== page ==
(e) The commissioner shall charge one thousand dollars for the licensing and inspection every four years of outpatient clinics that provide either medical or mental health service, and well-child clinics, except those operated by municipal health departments, health districts or licensed nonprofit nursing or community health agencies.

(f) Any institution that is planning a project for construction or building alteration shall provide the plan for such project to the Department of Public Health for review. Any such project shall comply with nationally established facility guidelines for health care construction, as approved by the commissioner, that are in place at the time the institution provides the plan to the department. The commissioner shall post a reference to such guidelines, including the effective date of such guidelines, on the Department of Public Health's Internet web site. No institution shall be required to include matters outside the scope and applicability of such guidelines in the institution's plan.

[(f)] (g) The commissioner shall charge a fee of five hundred sixty-five dollars for the technical assistance provided for the design, review and development of an institution's construction, renovation, building alteration, sale or change in ownership when the cost of the project is one million dollars or less and shall charge a fee of one-quarter of one per cent of the total construction cost when the cost of the project is more than one million dollars. Such fee shall include all department reviews and on-site inspections. For purposes of this subsection, "institution" does not include a facility owned by the state.

[(g)] (h) The commissioner may require as a condition of the licensure of home health care agencies and homemaker-home health aide agencies that each agency meet minimum service quality standards. In the event the commissioner requires such agencies to meet minimum service quality standards as a condition of their licensure, the commissioner shall adopt regulations, in accordance with the provisions of chapter 54, to define such minimum service quality standards, which shall (1) allow for training of homemaker-home health aides by adult continuing education, (2) require a registered nurse to visit and assess each patient receiving homemaker-home health aide services as often as necessary based on the patient's condition, but not less than once every sixty days, and (3) require the assessment prescribed by subdivision (2) of this subsection to be completed while the homemaker-home health aide is providing services in the patient's home.

[(h)] (i) No person acting individually or jointly with any other person shall establish, conduct, operate or maintain a home health care agency or homemaker-home health aide agency without maintaining professional liability insurance or other indemnity against liability for professional malpractice. The amount of insurance which such person shall maintain as insurance or indemnity against claims for injury or death for professional malpractice shall be not less than one million dollars for one person, per occurrence, with an aggregate of not less than three million dollars.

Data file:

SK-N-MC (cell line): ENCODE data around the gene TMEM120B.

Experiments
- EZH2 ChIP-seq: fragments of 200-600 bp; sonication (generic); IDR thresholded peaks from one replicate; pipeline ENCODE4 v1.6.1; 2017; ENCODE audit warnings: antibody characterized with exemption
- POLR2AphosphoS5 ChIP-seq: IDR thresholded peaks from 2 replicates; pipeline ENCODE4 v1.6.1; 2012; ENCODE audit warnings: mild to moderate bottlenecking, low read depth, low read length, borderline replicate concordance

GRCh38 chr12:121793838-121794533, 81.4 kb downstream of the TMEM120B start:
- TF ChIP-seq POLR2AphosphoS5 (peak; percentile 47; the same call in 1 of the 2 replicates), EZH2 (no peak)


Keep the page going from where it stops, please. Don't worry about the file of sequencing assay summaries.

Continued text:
[(i)] (j) On and after June 15, 2012, until June 30, 2017, the commissioner shall not issue or renew a license under this chapter for any hospital certified to participate in the Medicare program as a long-term care hospital under Section 1886(d)(1)(B)(iv) of the Social Security Act (42 USC 1395ww) unless such hospital was so certified under said federal act on January 1, 2012.

[(j)] (k) (1) A chronic disease hospital shall (A) maintain its medical records on-site in an accessible manner or be able to retrieve such records from an off-site location not later than the end of the next business day after receiving a request for such records, (B) keep a patient's medical records on-site for a minimum of ten years after the date of such patient's discharge, except the hospital may destroy the patient's original medical records prior to the expiration of the ten-year period if a copy of such medical records is preserved by a process that is consistent with current hospital standards, or (C) complete a patient's medical records not more than thirty days after the date of such patient's discharge, except in unusual circumstances that shall be specified in the hospital's rules and regulations for its medical staff. Each chronic disease hospital shall provide the Department of Public Health with a list of the process it uses for preserving a copy of medical records in accordance with subparagraph (B) of this subdivision.

(2) A children's hospital shall (A) maintain its medical records on-site in an accessible manner or be able to retrieve such records from an off-site location not later than the end of the next business day after receiving a request for such records, and (B) keep a patient's medical records on-site for a minimum of ten years after the date of such patient's discharge, except the hospital may destroy the patient's original medical records prior to the expiration of the ten-year period if a copy of such medical records is preserved by a process that is consistent with current hospital standards. Each children's hospital shall provide the Department of Public Health a list of the process it uses for preserving a copy of medical records in accordance with subparagraph (B) of this subdivision.

(3) The Department of Public Health may adopt regulations in accordance with the provisions of chapter 54 to implement the provisions of this subsection.

Approved June 30, 2017